Don't throw away that old ink-jet printer just yet, it might be needed to print the transistors for your flat-screen TV.
Don’t throw away that old ink-jet printer just yet, it might be needed to print the transistors for your flat-screen TV.
Researchers in Japan have made a liquid form of silicon and ink-jet printed polycrystalline thin-film transistors, which will be a boost for manufacturers of large flexible screens and other displays, they claim.
Tatsuya Shimoda and colleagues at the Seiko Epson Corporation took a carbon-free and oxygen-free silicon compound, cyclopentasilane, Si5H10, polymerised it, and redissolved and filtered it to produce silicon ’ink’. The ink was used to print islands of silicon as thin films. The islands were not completely crystalline, and the films’ electrical properties were not good enough to compete with thin films already available. But Shimoda is hopeful that once microdroplets of the liquid silicon material are better understood, processing problems will be overcome and a competitive material will be produced.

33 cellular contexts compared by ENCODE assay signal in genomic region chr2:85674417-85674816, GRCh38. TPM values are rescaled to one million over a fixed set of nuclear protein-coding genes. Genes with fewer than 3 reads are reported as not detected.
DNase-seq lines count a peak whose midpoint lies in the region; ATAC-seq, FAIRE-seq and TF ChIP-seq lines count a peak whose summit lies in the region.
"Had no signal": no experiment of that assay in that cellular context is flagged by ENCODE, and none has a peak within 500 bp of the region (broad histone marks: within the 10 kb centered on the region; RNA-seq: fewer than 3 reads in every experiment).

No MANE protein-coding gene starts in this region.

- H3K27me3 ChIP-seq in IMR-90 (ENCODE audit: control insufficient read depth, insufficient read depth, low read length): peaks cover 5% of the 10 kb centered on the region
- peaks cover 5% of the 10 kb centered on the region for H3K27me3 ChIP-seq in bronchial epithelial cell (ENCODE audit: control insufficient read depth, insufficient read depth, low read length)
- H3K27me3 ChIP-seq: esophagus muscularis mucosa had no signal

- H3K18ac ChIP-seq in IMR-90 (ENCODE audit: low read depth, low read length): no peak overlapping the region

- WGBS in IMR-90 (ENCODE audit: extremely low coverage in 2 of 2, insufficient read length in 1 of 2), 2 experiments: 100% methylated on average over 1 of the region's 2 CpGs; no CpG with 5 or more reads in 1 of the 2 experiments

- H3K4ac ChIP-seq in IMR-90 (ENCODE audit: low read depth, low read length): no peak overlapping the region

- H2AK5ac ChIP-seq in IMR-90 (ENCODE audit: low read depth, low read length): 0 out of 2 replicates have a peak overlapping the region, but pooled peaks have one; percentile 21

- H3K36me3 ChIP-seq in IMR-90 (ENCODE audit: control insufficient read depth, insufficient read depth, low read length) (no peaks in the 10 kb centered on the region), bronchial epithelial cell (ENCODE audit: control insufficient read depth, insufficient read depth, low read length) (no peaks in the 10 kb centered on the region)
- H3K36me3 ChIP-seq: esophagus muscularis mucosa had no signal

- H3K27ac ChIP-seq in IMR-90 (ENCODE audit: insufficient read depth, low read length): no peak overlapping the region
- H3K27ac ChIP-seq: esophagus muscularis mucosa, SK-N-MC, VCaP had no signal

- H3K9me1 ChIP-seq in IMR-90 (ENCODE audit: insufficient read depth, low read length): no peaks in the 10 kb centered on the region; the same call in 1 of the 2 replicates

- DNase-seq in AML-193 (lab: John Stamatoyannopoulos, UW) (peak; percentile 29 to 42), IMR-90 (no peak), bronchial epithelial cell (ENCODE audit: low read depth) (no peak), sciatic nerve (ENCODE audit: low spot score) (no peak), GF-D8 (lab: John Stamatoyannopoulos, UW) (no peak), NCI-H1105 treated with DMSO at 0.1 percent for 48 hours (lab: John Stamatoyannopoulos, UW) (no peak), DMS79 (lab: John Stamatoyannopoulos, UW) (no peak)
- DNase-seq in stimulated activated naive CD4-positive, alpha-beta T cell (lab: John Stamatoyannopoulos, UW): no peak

Ink-jetting films will allow ’unprecedented control over the size and placement of semiconducting silicon in future generations of high-performance electronic equipment,’ said Lisa Rosenberg, from the University of Victoria, Canada.
Engineering professor John Canny, at University of California, Berkeley, US, told Chemistry World that Shimoda’s work was an ’interesting development, but a bit esoteric’. Ink-jet printed silicon will never be used to print microchips, Canny said. The main applications of the technology are likely to be in transistors for use in displays, sensors, and possibly keypads for mobile phones, but won’t be seen for at least five years, he predicted.
Shimodas’ team are now working to improve the materials and processes they used, and plan to make other liquid materials. Shimoda aims to develop the technology to print large volumes of cheap, high performance thin film transistors.
et alNature440, 783
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